The escalating aquaculture production from Southeast Asia during the past decades seems inevitable notwithstanding its significant contribution to economic growth and guaranteed food security of the countries in the region. Despite its good prospects, the region’s aquaculture sector is being confronted with various issues that should be addressed to enable it to develop sustainably and contribute unceasingly to poverty alleviation in the region. Responsible aquaculture has been practiced in the region as means of easing the crisis in capture fisheries; however, this has to be matched with effective approaches that address concerns on the fishery resources that are deteriorating. Resource enhancement of economically important aquatic species has been considered as one of the effective approaches that would help protect and restore the aquatic resource habitats and stocks, the latter connotes stock enhancement. As could be gleaned from the current scenario of fisheries in the Southeast Asian region, the recurring over-exploitation of common natural resources has affected the livelihoods of fishers and coastal communities. The imbalanced extraction of natural aquatic resources and natural recruitment has worsened through the years and if left unabated could result in the extinction of many of the region’s endemic aquatic species. It is for such consequences that the Aquaculture Department of the Southeast Asian Fisheries Development Center, while intensifying its efforts in developing sustainable aquaculture, is also promoting resource enhancement as these two approaches are expected to enhance the region’s fishery resources and food security in view of their perfect roles in improving the productivity of aquatic stocks and status of the natural habitats. Nonetheless, aquaculture techniques have always been used to facilitate the stock enhancement of commercially important, threatened and endangered aquatic species. The National Oceanic and Atmospheric Administration of the USA defines stock enhancement as “restoration aquaculture” or the release of hatchery-bred juveniles of fish and shellfish to the wild, and considers this approach as a management tool to recover depleted stocks due to overfishing and habitat loss. The Food and Agriculture Organization of the United Nations has demonstrated that stock enhancement is a type of culture based fisheries since part of the life cycle of certain aquatic species is being controlled in hatcheries before the seeds or juveniles are transplanted or released into open waters — freshwater or brackishwater or marine environments — and allowed to propagate or grow on natural foods until reaching harvestable size.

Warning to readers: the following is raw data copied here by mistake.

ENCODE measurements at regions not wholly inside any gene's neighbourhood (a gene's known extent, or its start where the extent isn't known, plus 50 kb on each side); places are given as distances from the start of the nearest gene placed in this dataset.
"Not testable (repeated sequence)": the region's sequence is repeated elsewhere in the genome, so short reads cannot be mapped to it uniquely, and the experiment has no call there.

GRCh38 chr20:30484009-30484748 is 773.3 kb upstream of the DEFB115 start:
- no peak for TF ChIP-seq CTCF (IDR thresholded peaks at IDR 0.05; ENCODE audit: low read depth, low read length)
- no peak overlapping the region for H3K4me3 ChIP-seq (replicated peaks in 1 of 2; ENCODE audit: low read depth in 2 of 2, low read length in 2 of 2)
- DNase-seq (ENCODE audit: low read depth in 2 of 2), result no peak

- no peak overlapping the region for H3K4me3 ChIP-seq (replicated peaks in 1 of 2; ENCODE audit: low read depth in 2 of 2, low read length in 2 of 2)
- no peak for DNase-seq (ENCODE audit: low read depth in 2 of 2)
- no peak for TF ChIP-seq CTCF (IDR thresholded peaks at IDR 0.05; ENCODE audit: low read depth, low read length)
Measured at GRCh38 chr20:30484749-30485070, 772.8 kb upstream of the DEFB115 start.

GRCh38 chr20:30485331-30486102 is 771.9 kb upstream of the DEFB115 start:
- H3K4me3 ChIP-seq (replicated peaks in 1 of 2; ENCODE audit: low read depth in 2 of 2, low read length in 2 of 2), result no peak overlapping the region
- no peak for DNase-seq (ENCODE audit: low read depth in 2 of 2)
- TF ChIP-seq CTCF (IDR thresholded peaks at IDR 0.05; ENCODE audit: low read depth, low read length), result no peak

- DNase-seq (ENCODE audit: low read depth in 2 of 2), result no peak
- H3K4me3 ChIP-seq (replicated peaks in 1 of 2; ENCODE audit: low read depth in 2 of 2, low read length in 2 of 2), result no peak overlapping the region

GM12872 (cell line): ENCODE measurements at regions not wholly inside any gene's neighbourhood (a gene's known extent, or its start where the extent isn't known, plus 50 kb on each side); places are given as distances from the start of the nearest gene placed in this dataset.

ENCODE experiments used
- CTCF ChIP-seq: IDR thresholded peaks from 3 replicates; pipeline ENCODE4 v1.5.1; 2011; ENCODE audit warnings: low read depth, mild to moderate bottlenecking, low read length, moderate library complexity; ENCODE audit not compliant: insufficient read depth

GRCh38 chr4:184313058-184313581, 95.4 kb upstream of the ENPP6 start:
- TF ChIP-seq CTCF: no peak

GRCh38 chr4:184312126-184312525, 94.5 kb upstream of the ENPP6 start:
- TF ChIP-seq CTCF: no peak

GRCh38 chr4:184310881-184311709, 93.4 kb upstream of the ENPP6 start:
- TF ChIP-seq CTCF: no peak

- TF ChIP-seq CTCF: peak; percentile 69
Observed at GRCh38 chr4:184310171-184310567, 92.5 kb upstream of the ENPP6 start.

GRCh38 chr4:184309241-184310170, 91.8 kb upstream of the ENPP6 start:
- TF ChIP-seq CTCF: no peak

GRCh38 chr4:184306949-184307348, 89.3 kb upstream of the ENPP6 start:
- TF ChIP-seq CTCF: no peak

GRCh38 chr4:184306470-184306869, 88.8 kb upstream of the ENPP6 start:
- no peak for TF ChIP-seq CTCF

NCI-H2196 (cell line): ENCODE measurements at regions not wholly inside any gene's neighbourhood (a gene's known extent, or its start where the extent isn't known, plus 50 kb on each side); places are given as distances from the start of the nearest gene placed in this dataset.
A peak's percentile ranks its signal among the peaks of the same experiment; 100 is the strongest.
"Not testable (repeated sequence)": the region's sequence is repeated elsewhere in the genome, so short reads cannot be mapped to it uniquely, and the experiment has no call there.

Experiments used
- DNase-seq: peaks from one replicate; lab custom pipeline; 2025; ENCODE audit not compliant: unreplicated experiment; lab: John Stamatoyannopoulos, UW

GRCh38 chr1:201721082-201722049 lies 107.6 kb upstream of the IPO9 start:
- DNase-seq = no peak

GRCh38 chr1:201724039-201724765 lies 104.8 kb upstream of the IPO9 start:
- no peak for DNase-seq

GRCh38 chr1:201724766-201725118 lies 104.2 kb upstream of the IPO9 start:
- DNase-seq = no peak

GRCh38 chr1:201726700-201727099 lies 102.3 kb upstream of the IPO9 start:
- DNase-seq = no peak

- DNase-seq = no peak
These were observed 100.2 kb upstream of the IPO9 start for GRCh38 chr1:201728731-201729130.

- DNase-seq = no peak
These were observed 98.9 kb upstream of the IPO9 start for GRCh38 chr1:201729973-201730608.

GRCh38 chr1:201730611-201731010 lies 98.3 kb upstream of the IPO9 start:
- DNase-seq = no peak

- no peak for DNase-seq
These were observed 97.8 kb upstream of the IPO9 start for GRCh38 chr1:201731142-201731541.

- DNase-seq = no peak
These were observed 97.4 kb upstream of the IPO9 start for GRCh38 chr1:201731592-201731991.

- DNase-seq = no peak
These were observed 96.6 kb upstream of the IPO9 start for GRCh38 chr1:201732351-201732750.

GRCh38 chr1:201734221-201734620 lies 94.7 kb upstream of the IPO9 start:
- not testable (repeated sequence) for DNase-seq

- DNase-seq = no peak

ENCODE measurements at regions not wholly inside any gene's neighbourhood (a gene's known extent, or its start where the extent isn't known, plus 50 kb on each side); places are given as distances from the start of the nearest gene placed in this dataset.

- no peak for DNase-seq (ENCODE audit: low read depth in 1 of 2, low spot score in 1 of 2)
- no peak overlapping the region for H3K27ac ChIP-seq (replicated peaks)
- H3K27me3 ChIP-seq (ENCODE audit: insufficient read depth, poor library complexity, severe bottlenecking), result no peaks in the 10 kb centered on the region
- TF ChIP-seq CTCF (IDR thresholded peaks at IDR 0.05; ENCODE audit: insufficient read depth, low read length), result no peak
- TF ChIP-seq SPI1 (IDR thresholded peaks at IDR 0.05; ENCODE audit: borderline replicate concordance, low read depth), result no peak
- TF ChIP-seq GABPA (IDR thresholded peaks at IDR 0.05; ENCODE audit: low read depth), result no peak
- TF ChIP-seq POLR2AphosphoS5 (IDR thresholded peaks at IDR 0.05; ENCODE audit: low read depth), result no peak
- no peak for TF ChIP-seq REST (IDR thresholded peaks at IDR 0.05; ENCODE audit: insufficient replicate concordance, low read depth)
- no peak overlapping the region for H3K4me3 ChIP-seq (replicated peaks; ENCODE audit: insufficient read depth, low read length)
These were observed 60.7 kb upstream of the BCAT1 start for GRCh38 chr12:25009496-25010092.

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    Orchestrating the southeast Asian aquaculture towards sustainability: SEAFDEC initiative